Coastline’s Cybersecurity Program Makes History Programs

August 22, 2018
Cybersecurity students at Coastline College

They’re sometimes called “breakers” — in that faux-derogatory way that a golfer might self-identify as a “duffer,” or a surfer as a “gremmie.” But it’s not waves or course records that these focused folks are interested in breaking. It’s systems.

The future-critical field of Cybersecurity attracts “people who like to break things apart and then try to harden it to defend it,” according to Professor Tobi West, department chair of Computer Information Systems at Coastline College. In the recent past, these tech-savvy professionals would follow a predictable path — from a Bachelor’s degree in IT, to an entry-level auditing or responder position, then up to the “AAA”-level (Analysts, Architects, Administrators). But with demand for Cybersecurity talent surging in virtually every industry, it was time for two-year colleges to step up to the plate.

“Without a bachelor’s degree, it’s hard to break into Cybersecurity, but it’s the skills, not necessarily the four-year degree,” says West, whose work in advocating for broader access to Cybersecurity careers includes founding and leading the “CyberTech Girls” project, aimed at middle school girls. “It’s [about] trying to implement new pathways, helping students get into something related to Cybersecurity.”

Coastline’s Cybersecurity program, offering a traditional 60-unit Associate degree, in addition to a number of career certificates, is breaking new ground in preparing these “breakers” for in-demand network security careers. Coastline was the first community college in California to receive designation as a Center for Academic Excellence in Information Assurance and Cyber Defense for two-year institutions (CAE2Y). This prestigious designation is given by the National Security Agency (NSA) and the Department of Homeland Security (DHS), with the goal of promoting higher education and research in cyber defense and encouraging schools to produce more professionals with cyber defense expertise.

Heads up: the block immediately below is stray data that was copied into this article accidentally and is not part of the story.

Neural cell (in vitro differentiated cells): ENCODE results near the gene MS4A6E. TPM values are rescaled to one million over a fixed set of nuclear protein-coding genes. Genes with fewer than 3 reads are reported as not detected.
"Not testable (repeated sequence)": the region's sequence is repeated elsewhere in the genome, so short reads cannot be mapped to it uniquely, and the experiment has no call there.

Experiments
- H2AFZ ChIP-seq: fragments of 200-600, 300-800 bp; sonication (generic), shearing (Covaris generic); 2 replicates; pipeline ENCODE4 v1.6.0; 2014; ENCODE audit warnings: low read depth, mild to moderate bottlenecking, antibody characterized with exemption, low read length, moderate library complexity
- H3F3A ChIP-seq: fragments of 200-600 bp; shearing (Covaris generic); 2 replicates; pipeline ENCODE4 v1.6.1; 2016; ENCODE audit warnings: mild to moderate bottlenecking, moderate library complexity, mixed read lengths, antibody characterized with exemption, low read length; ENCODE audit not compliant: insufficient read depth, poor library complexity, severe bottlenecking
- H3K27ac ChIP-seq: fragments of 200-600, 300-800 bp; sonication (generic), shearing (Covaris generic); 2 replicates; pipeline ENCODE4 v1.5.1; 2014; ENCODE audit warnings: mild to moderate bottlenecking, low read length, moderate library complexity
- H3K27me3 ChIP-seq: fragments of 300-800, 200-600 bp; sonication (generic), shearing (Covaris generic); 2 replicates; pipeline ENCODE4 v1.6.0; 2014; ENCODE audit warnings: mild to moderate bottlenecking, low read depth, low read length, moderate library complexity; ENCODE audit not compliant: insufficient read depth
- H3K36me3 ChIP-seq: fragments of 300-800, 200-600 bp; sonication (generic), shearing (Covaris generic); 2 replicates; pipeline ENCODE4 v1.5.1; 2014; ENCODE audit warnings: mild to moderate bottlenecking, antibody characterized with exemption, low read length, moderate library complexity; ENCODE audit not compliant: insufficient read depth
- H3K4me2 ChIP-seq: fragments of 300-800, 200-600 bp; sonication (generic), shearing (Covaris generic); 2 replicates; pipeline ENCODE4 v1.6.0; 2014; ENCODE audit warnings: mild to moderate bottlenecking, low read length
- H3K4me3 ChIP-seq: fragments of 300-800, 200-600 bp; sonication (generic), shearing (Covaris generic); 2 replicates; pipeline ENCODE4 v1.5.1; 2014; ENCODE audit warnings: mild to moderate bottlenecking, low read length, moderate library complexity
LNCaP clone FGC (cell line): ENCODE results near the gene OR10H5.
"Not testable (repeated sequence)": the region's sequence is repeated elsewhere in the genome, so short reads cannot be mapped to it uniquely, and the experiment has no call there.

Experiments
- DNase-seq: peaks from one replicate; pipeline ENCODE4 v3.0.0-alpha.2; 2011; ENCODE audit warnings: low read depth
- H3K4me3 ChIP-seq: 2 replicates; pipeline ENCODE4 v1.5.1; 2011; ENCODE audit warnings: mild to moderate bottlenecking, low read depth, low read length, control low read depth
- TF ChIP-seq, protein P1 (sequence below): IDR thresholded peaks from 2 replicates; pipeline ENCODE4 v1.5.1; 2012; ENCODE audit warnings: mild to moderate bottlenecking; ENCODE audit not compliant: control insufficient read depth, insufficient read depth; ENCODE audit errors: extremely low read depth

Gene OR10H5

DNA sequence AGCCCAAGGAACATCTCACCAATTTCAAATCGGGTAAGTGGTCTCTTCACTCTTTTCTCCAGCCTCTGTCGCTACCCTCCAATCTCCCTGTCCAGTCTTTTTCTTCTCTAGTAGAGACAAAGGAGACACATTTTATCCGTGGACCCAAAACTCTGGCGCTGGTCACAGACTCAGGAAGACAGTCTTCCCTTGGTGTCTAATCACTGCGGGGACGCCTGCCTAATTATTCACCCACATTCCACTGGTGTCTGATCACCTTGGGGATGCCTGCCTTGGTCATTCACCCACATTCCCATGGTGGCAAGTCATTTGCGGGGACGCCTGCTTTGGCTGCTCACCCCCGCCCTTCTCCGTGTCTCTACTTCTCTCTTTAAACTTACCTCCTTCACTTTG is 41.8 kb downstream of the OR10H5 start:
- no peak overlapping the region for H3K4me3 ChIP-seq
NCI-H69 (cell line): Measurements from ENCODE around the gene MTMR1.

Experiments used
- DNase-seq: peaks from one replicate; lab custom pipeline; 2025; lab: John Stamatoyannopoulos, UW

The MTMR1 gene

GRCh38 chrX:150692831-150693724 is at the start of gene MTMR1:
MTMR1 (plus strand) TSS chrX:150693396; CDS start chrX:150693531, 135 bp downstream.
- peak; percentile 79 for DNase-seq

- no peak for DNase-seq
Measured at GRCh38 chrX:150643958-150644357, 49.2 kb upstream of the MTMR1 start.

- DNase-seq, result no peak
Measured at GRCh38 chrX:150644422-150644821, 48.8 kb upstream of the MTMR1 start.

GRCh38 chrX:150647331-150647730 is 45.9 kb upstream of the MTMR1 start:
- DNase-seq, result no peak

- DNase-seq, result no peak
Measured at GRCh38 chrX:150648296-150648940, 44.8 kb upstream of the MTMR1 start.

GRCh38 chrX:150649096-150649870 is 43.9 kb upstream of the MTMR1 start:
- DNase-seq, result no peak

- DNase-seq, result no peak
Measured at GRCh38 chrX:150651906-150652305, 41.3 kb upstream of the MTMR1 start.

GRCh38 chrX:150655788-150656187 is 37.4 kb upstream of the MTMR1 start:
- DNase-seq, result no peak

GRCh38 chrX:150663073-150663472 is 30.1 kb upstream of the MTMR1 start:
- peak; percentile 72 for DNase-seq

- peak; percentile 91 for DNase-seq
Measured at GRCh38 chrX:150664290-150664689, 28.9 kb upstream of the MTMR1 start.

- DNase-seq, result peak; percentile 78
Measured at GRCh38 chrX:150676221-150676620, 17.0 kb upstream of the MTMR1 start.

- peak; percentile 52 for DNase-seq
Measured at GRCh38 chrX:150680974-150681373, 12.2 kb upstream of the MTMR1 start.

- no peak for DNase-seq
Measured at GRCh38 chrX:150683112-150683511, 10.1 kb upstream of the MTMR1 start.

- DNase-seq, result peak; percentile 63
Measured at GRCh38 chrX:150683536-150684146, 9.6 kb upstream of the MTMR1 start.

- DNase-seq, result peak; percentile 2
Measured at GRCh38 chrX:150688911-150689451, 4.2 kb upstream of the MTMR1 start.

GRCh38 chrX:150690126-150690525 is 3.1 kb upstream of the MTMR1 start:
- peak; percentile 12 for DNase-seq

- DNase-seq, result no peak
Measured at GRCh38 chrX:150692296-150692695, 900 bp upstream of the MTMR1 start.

“Cybersecurity is… it is a function. It’s a process. It’s an awareness. It is something that’s required of every individual in the world,” says Alex Estrada, Coastline student and president of the Xploit Cybersecurity club. “We deal with a lot of sensitive information, personally identifiable information, financial information. And I feel it’s my duty to apply the skills learned here to protect [these] industries.”

According to West, the success of Coastline College’s cybersecurity program is due in large part to engagement with schools and community groups which have begun to explore classroom-to-career pipelines with two-year colleges like Coastline. In addition, Coastline recently received a National Science Foundation (NSF) grant to develop a new Associate degree path for Digital Forensics and Incident Response, adding further accolade to its work in pioneering higher education within the field.

For “breakers” like Estrada, the high-level, high-tech access afforded by Coastline College’s unique Cybersecurity program is a complete game-changer. Says Estrada: “I feel confident and secure that the training provided here at Coastline is going to go a long way to protect any organization I’m a part of.”

Click here to learn more about Coastline College’s Cybersecurity programs.